Former HRT and Lotus Formula 1 racer Karun Chandhok has described the new World Endurance Championship as "a proper crack at making it F1 for sports cars" after his first start in the series at the Sebring 12 Hours last weekend.
The 28-year-old Indian, who has joined World GT1 champion team JRM's initial assault on prototypes, was impressed with his experience at Sebring, even though his HPD ARX-03a suffered a suspension problem which restricted it to 17th-place finish.
"When I walked into the paddock, there were so many familiar faces from F1 and GP2," said Chandhok. "The teams are very professional and you really have to be on it for every lap of every stint to be competitive. In a way it is a bit like F1 – you have the big-budget top teams and then the smaller-budget privateer ones fighting for the odd podium.
"The FIA seems to be pushing the series – I met [FIA president] Jean Todt in Sebring and he seems to be fully behind it, which is great. The calendar is fantastic, especially to have Le Mans and Sebring as points-scoring races so, yes, it's certainly a proper crack at making it F1 for sports cars."
Chandhok moved to sports car racing after failing to land a full-time F1 opportunity, having been the Team Lotus (now Caterham) reserve driver in 2011 and contested the German Grand Prix in a one-off outing. He was also impressed by the performance level of the LMP1 cars, despite limited testing.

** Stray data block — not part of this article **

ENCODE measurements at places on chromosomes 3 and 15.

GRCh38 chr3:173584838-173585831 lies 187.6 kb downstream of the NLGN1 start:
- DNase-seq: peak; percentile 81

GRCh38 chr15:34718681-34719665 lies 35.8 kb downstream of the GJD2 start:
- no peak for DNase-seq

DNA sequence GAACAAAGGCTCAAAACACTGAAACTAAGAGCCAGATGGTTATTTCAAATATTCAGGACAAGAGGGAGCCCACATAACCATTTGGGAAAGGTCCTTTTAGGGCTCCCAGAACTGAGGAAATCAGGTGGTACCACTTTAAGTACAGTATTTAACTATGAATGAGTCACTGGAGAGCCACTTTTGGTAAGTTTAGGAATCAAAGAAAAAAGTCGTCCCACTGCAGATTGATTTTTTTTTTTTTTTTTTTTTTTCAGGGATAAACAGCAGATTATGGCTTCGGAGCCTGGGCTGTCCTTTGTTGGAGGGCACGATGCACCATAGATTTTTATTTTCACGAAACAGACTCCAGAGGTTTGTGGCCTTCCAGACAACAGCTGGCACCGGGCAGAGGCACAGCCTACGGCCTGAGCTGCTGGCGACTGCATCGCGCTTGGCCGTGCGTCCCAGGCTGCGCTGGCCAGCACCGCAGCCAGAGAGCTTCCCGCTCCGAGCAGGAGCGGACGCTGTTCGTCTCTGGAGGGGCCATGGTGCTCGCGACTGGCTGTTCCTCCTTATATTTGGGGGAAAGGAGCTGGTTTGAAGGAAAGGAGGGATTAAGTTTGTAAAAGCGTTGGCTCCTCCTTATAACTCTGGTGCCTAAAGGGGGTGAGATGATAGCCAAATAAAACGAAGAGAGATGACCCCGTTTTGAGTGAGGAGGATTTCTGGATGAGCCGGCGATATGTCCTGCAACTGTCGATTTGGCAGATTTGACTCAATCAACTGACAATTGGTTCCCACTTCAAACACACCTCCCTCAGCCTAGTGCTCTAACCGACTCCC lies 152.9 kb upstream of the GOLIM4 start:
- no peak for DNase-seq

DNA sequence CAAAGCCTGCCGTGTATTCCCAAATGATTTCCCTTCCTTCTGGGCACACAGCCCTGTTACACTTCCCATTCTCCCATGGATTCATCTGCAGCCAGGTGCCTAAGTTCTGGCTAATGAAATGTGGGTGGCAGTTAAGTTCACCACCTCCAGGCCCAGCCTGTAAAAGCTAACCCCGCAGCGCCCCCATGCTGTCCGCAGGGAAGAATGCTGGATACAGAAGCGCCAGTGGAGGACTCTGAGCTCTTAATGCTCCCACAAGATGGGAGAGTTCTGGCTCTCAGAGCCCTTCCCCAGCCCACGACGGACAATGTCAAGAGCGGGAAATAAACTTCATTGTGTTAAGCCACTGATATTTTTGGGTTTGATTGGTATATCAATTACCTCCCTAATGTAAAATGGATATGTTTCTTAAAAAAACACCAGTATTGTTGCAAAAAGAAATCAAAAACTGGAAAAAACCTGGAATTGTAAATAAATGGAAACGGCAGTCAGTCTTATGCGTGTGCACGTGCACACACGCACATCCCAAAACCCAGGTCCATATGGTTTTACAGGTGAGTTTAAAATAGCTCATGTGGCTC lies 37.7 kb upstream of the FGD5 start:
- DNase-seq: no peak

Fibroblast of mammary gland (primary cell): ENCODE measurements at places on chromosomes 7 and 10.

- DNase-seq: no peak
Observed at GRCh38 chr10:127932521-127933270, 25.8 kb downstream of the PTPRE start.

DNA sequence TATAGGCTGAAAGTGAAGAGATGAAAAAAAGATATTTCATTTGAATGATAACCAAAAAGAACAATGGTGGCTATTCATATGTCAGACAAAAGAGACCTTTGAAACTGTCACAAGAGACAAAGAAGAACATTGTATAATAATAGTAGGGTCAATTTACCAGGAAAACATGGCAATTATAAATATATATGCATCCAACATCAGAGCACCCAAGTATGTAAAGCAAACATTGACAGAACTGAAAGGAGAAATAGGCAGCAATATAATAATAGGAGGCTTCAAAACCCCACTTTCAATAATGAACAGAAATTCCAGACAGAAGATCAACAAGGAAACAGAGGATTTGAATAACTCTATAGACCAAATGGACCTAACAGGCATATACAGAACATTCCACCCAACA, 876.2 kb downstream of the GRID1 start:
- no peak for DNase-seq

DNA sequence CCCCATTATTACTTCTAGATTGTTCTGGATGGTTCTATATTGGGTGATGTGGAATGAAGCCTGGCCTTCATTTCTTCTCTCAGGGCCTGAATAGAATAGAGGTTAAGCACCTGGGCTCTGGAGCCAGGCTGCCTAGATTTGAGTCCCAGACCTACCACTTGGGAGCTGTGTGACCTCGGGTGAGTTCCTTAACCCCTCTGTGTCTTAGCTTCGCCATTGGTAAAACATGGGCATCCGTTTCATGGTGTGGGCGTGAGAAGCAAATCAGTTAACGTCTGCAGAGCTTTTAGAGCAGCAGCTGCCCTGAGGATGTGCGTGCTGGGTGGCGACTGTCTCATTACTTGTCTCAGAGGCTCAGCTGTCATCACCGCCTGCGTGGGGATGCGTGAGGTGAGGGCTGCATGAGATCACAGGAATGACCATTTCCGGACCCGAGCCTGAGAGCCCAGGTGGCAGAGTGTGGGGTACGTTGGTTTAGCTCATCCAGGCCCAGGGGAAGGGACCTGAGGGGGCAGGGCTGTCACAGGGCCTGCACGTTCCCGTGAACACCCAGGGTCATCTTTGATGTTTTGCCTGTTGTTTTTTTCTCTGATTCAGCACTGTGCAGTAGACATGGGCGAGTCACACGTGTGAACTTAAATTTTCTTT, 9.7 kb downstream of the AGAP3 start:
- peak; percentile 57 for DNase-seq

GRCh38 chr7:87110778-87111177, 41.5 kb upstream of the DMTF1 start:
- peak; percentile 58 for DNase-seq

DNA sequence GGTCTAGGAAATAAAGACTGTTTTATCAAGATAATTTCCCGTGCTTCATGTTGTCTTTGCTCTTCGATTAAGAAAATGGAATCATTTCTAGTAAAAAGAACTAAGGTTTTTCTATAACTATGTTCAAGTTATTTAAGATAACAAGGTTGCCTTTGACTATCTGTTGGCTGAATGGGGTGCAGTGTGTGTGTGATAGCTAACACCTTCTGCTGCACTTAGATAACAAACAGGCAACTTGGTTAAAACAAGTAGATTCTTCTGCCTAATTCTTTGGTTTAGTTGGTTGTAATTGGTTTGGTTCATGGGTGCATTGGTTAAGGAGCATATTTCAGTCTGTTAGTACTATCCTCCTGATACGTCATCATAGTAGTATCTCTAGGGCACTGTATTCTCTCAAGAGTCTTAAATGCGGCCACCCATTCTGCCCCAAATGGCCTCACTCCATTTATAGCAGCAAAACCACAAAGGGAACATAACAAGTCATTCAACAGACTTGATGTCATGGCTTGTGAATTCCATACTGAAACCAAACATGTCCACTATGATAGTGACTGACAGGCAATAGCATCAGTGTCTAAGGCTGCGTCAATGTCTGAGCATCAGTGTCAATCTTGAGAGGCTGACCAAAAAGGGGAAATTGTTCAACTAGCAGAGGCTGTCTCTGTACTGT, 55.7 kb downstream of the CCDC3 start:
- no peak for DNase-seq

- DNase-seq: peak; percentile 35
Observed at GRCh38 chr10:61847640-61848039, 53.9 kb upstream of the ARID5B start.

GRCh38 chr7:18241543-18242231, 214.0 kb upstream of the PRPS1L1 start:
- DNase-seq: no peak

"I was a bit nervous before going to Sebring, as I didn't fully know what to expect from the car or the format of the race weekend, but overall I have to say it was a pleasant surprise," he added. "Obviously the car is a lot heavier and has less power than an F1 car, but they've got a good amount of downforce and are very enjoyable to drive once you get it dialed in."
He admitted that the Audi turbodiesels were 2s per lap faster than the best of the non-works LMP1 teams at Sebring, but believes that leading the charge behind them is an achievable aim.
"The battle to be best of the rest is very tight," he said. "When I followed [the Audis] on track, they also seemed to have a big advantage in traffic because they have so much torque with the diesel engine, they can pull out of corners quicker and get past cars more easily. It'll be interesting to see where Toyota stack up when they join the championship.
"I think our realistic aim every time out is to be best of the rest behind the manufacturer-run cars from Audi and Toyota."